Sustaining trachoma elimination: lessons from North Africa and the Middle East
Governments play a leading role in successful trachoma elimination programmes.
There has been significant progress to eliminate trachoma as a public health problem in the Eastern Mediterranean region. In 2012, Oman became the world’s first country to be validated by the World Health Organization as having eliminated the disease, followed by Morocco in 2016 and the Islamic Republic of Iran in 2018.1
Government leadership, and a commitment to protect the 10.4 million people at risk of trachoma in the region have led to more than 11 million doses of antibiotics being distributed there since 2001. Access to clean water and sanitation has also improved, contributing to a reduction in transmission. However, as more countries move towards elimination targets, new strategies are needed so that national eye health care services are able to monitor, track and manage any new cases that occur and thereby prevent a resurgence of trachoma. Recent experience from Oman, Morocco and Iran provide valuable lessons.
In 2005, Morocco developed a robust system of epidemiological surveillance to monitor its five formerly endemic provinces. Surveillance included screening in schools, exhaustive house-to-house screening for trachomatous trichiasis (TT) and population-based surveys that included the country’s most disadvantaged populations. The system was integrated into existing national epidemiological surveillance in order to improve sustainability and reduce costs.
Trachoma is continuously monitored. At the community level, school health nurses screen all primary school children through its national school health programme. Nurses at local health facilities are trained to identify and treat trachoma whenever it appears. If trachoma is detected, an investigation is conducted that includes screening of the affected person’s family and close contacts. Adults are screened for TT as part of routine primary health care visits.
Access to primary health care in Morocco has been extended to 100% of the population. By integrating trachoma activities into national eye health plans, Morocco has ensured that cases are identified and managed before the disease can spread.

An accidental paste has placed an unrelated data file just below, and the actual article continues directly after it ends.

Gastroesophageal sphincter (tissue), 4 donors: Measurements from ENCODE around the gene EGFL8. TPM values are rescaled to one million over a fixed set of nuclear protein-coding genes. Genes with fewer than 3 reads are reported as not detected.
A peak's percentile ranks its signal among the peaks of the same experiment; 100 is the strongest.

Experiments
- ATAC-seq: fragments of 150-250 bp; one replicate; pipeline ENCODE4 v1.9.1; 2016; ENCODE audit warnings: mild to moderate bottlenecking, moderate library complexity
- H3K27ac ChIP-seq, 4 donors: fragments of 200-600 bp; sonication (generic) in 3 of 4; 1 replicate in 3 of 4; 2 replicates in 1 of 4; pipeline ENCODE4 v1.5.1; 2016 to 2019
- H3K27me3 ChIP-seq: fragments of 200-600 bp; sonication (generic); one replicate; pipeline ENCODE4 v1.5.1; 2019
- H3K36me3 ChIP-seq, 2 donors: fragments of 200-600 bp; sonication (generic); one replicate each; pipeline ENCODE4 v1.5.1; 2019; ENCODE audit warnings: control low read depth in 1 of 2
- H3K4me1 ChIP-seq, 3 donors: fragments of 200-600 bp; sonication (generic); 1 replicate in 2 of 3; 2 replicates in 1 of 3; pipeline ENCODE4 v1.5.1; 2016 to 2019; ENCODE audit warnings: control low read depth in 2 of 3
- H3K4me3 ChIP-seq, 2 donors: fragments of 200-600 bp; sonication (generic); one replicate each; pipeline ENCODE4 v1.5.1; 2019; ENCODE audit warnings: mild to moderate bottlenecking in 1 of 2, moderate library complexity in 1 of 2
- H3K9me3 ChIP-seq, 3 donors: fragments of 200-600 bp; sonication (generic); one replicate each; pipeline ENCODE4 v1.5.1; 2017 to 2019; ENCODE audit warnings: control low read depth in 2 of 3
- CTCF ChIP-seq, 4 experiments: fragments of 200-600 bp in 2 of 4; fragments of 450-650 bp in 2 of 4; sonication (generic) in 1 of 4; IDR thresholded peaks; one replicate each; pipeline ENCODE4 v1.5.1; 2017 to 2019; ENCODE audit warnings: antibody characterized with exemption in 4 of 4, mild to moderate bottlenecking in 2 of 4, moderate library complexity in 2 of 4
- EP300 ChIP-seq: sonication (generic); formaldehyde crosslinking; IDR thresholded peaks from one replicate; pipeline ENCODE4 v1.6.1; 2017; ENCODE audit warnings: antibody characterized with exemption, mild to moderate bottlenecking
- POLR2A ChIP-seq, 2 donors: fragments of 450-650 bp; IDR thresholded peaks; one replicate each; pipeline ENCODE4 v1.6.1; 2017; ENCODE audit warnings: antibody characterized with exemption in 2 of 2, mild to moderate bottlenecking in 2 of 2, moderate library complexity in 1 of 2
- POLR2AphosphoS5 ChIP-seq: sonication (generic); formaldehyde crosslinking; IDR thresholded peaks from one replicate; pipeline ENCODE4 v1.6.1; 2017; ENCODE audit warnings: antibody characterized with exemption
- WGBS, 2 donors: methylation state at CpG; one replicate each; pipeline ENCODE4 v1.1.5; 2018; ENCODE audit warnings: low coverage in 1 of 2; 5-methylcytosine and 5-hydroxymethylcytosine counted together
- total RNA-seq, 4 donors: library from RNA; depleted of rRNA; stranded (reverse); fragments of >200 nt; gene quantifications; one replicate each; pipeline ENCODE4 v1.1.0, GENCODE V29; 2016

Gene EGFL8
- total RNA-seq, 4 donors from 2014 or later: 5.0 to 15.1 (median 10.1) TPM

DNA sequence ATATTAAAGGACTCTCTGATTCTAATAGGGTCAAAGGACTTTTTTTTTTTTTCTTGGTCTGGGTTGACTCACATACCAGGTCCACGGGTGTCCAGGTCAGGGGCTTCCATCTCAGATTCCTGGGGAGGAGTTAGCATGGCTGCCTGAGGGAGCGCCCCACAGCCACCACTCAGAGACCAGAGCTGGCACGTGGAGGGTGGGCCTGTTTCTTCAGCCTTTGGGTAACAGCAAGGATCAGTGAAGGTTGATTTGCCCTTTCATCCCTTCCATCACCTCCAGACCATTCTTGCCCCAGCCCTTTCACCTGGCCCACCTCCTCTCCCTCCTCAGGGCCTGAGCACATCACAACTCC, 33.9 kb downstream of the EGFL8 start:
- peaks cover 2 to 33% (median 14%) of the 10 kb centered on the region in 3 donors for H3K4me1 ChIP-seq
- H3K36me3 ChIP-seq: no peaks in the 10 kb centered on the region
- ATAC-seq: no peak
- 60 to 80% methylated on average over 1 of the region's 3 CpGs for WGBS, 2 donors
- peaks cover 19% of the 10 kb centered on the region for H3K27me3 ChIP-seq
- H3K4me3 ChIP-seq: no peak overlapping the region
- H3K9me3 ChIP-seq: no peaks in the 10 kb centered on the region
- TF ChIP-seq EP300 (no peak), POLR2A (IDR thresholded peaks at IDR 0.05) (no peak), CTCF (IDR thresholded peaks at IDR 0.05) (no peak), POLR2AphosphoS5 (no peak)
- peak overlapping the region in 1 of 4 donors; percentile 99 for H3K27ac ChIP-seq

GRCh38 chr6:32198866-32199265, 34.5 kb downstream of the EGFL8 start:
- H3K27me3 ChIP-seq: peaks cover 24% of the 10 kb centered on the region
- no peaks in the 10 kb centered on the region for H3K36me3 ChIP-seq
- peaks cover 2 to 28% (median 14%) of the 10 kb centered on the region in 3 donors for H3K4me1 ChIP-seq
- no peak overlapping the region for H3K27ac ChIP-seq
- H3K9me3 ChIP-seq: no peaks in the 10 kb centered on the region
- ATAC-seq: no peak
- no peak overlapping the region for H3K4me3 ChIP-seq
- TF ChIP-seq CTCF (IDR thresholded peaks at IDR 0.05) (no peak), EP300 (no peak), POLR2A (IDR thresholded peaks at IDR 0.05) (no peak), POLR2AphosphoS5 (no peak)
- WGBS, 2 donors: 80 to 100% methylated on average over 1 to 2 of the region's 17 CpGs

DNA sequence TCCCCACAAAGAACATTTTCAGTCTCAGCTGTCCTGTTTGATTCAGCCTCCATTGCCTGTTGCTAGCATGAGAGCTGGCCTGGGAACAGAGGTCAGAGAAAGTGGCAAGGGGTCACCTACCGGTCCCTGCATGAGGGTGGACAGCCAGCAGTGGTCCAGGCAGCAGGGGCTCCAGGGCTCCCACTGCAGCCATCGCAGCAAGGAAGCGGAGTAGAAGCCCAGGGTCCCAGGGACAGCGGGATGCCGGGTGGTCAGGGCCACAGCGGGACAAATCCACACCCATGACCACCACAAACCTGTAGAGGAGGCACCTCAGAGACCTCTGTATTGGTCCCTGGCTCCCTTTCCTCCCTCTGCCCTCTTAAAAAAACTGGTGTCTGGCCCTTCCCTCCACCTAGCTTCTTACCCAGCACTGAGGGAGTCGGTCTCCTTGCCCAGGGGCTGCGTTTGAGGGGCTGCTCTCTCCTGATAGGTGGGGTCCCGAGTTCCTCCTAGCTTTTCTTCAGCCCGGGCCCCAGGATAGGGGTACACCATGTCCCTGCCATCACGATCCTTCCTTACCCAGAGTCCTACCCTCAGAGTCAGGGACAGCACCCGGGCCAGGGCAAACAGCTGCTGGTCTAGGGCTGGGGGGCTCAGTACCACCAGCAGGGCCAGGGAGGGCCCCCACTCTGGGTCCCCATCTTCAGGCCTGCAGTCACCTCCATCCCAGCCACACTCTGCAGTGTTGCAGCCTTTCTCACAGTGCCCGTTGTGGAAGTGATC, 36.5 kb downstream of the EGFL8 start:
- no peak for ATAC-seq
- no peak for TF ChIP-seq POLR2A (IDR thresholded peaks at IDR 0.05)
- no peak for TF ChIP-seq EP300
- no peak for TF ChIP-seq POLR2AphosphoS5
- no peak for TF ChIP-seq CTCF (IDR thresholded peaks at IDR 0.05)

Oman’s work to sustain elimination demonstrates the importance of integrating surveillance into existing programmes. Most significantly, Oman integrated trachoma surveillance into its routine health services and its national school programme. Doctors at local health centres are trained to identify trachoma and school health nurses are trained to refer suspected cases to the nearest ophthalmologist. When trachoma is identified, the following steps are taken as per ministry of health guidelines:
- Trachoma screening is conducted for all people who live with the patient.
- Antibiotics are provided to clear infection.
- Health and ocular hygiene education are provided.
- The governorate’s (region’s) epidemiologist documents each case via the electronic Al-Shifa 3+ case monitoring system.
Islamic Republic of Iran
Iran achieved trachoma elimination without a stand-alone programme. Trachoma was eliminated through comprehensive primary health care services and broader development objectives, such as universal access to clean water and sanitation. The steering committee for the country’s national water programme is committed to providing water, sanitation and hygiene (WASH) services and continued education about facial cleanliness to areas where poor environmental sanitation remains.
The Islamic Republic of Iran demonstrates that, with strong health systems and social improvements, trachoma can be eliminated without relying on donated medicines. Iran placed a strong emphasis on establishing and strengthening its health care network, which now reaches nearly all rural areas covered by the national primary health care system.
Conclusion Post-elimination activities in Oman, Morocco and Iran showcase the essential element of national government leadership in their successful programmes and the importance of integrating programmes into existing systems for monitoring the health of the nation.
All national trachoma programmes and their partners can learn from these positive examples of government leadership in order to integrate ongoing surveillance and response into national eye health plans and to include elimination efforts within the WASH sector and school health programmes. This will be crucial in order to sustain the elimination of trachoma as a public health problem.
1 WHO. WHO Alliance for the Global Elimination of Trachoma by 2020: progress report on elimination of trachoma, 2017. WHO Weekly Epidemiological Record 2018:91(1-26):371-380. https://apps.who.int/iris/bitstream/handle/10665/272967/WER9326.pdf?ua=1